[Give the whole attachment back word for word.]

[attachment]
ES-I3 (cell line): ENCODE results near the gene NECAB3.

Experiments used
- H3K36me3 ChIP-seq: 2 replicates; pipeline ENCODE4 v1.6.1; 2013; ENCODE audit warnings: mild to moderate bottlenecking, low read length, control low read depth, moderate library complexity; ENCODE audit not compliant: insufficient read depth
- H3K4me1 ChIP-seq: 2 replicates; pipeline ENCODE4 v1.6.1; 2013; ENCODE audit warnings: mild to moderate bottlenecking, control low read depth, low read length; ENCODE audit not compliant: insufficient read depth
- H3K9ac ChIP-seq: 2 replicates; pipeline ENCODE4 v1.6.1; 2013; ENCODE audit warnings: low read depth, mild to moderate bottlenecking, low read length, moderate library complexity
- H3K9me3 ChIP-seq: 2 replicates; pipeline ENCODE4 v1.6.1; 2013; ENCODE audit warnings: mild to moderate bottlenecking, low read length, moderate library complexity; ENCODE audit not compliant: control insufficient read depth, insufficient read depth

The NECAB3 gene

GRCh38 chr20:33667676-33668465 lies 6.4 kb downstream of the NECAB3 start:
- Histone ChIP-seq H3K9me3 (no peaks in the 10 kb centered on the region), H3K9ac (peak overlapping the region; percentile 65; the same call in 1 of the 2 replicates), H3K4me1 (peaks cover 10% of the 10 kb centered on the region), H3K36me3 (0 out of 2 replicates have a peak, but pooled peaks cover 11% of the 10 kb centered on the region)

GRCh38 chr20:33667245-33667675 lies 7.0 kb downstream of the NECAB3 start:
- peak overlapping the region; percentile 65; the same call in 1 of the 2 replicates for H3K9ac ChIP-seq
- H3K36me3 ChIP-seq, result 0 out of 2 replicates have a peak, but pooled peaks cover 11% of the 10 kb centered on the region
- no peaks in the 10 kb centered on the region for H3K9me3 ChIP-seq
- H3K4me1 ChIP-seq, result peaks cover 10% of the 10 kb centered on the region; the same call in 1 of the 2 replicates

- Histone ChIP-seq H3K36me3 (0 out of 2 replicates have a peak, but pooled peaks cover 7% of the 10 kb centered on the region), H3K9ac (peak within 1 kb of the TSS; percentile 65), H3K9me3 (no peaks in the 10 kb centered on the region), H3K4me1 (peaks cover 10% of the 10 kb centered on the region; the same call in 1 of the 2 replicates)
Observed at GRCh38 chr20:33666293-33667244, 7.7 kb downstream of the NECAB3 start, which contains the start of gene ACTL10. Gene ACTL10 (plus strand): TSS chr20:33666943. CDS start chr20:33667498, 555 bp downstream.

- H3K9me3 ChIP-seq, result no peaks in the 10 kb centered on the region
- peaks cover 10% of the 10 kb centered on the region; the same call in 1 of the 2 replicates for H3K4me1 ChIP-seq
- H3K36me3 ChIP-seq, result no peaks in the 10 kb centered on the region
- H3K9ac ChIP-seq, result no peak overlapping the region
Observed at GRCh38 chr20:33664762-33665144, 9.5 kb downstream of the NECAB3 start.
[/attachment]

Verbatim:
ES-I3 (cell line): ENCODE results near the gene NECAB3.

Experiments used
- H3K36me3 ChIP-seq: 2 replicates; pipeline ENCODE4 v1.6.1; 2013; ENCODE audit warnings: mild to moderate bottlenecking, low read length, control low read depth, moderate library complexity; ENCODE audit not compliant: insufficient read depth
- H3K4me1 ChIP-seq: 2 replicates; pipeline ENCODE4 v1.6.1; 2013; ENCODE audit warnings: mild to moderate bottlenecking, control low read depth, low read length; ENCODE audit not compliant: insufficient read depth
- H3K9ac ChIP-seq: 2 replicates; pipeline ENCODE4 v1.6.1; 2013; ENCODE audit warnings: low read depth, mild to moderate bottlenecking, low read length, moderate library complexity
- H3K9me3 ChIP-seq: 2 replicates; pipeline ENCODE4 v1.6.1; 2013; ENCODE audit warnings: mild to moderate bottlenecking, low read length, moderate library complexity; ENCODE audit not compliant: control insufficient read depth, insufficient read depth

The NECAB3 gene

GRCh38 chr20:33667676-33668465 lies 6.4 kb downstream of the NECAB3 start:
- Histone ChIP-seq H3K9me3 (no peaks in the 10 kb centered on the region), H3K9ac (peak overlapping the region; percentile 65; the same call in 1 of the 2 replicates), H3K4me1 (peaks cover 10% of the 10 kb centered on the region), H3K36me3 (0 out of 2 replicates have a peak, but pooled peaks cover 11% of the 10 kb centered on the region)

GRCh38 chr20:33667245-33667675 lies 7.0 kb downstream of the NECAB3 start:
- peak overlapping the region; percentile 65; the same call in 1 of the 2 replicates for H3K9ac ChIP-seq
- H3K36me3 ChIP-seq, result 0 out of 2 replicates have a peak, but pooled peaks cover 11% of the 10 kb centered on the region
- no peaks in the 10 kb centered on the region for H3K9me3 ChIP-seq
- H3K4me1 ChIP-seq, result peaks cover 10% of the 10 kb centered on the region; the same call in 1 of the 2 replicates

- Histone ChIP-seq H3K36me3 (0 out of 2 replicates have a peak, but pooled peaks cover 7% of the 10 kb centered on the region), H3K9ac (peak within 1 kb of the TSS; percentile 65), H3K9me3 (no peaks in the 10 kb centered on the region), H3K4me1 (peaks cover 10% of the 10 kb centered on the region; the same call in 1 of the 2 replicates)
Observed at GRCh38 chr20:33666293-33667244, 7.7 kb downstream of the NECAB3 start, which contains the start of gene ACTL10. Gene ACTL10 (plus strand): TSS chr20:33666943. CDS start chr20:33667498, 555 bp downstream.

- H3K9me3 ChIP-seq, result no peaks in the 10 kb centered on the region
- peaks cover 10% of the 10 kb centered on the region; the same call in 1 of the 2 replicates for H3K4me1 ChIP-seq
- H3K36me3 ChIP-seq, result no peaks in the 10 kb centered on the region
- H3K9ac ChIP-seq, result no peak overlapping the region
Observed at GRCh38 chr20:33664762-33665144, 9.5 kb downstream of the NECAB3 start.